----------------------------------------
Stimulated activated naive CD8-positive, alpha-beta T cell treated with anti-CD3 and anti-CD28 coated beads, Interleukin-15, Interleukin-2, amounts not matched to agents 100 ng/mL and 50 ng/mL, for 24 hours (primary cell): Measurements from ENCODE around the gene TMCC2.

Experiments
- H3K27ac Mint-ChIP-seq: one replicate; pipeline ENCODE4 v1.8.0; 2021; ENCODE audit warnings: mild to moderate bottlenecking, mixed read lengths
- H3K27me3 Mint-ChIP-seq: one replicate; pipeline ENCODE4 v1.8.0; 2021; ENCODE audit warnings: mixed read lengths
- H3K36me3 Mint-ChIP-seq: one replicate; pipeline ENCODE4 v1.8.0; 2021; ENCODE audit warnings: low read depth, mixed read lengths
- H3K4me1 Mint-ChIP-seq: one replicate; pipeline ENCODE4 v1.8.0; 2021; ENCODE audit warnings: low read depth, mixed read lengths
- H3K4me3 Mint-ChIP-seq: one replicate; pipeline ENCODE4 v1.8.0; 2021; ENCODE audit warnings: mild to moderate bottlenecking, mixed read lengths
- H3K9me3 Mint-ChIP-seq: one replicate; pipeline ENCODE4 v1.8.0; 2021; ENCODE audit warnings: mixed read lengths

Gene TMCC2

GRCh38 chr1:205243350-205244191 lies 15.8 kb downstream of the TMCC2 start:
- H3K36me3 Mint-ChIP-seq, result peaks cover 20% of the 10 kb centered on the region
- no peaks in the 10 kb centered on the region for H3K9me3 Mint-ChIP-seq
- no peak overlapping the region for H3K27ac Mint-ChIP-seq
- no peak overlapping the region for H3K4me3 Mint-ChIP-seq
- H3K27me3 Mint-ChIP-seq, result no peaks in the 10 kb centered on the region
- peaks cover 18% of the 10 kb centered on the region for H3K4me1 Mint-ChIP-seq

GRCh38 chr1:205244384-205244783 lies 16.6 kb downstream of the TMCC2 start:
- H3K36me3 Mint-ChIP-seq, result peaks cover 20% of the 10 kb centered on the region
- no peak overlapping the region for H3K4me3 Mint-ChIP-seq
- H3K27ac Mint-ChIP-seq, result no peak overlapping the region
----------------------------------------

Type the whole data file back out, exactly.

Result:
Stimulated activated naive CD8-positive, alpha-beta T cell treated with anti-CD3 and anti-CD28 coated beads, Interleukin-15, Interleukin-2, amounts not matched to agents 100 ng/mL and 50 ng/mL, for 24 hours (primary cell): Measurements from ENCODE around the gene TMCC2.

Experiments
- H3K27ac Mint-ChIP-seq: one replicate; pipeline ENCODE4 v1.8.0; 2021; ENCODE audit warnings: mild to moderate bottlenecking, mixed read lengths
- H3K27me3 Mint-ChIP-seq: one replicate; pipeline ENCODE4 v1.8.0; 2021; ENCODE audit warnings: mixed read lengths
- H3K36me3 Mint-ChIP-seq: one replicate; pipeline ENCODE4 v1.8.0; 2021; ENCODE audit warnings: low read depth, mixed read lengths
- H3K4me1 Mint-ChIP-seq: one replicate; pipeline ENCODE4 v1.8.0; 2021; ENCODE audit warnings: low read depth, mixed read lengths
- H3K4me3 Mint-ChIP-seq: one replicate; pipeline ENCODE4 v1.8.0; 2021; ENCODE audit warnings: mild to moderate bottlenecking, mixed read lengths
- H3K9me3 Mint-ChIP-seq: one replicate; pipeline ENCODE4 v1.8.0; 2021; ENCODE audit warnings: mixed read lengths

Gene TMCC2

GRCh38 chr1:205243350-205244191 lies 15.8 kb downstream of the TMCC2 start:
- H3K36me3 Mint-ChIP-seq, result peaks cover 20% of the 10 kb centered on the region
- no peaks in the 10 kb centered on the region for H3K9me3 Mint-ChIP-seq
- no peak overlapping the region for H3K27ac Mint-ChIP-seq
- no peak overlapping the region for H3K4me3 Mint-ChIP-seq
- H3K27me3 Mint-ChIP-seq, result no peaks in the 10 kb centered on the region
- peaks cover 18% of the 10 kb centered on the region for H3K4me1 Mint-ChIP-seq

GRCh38 chr1:205244384-205244783 lies 16.6 kb downstream of the TMCC2 start:
- H3K36me3 Mint-ChIP-seq, result peaks cover 20% of the 10 kb centered on the region
- no peak overlapping the region for H3K4me3 Mint-ChIP-seq
- H3K27ac Mint-ChIP-seq, result no peak overlapping the region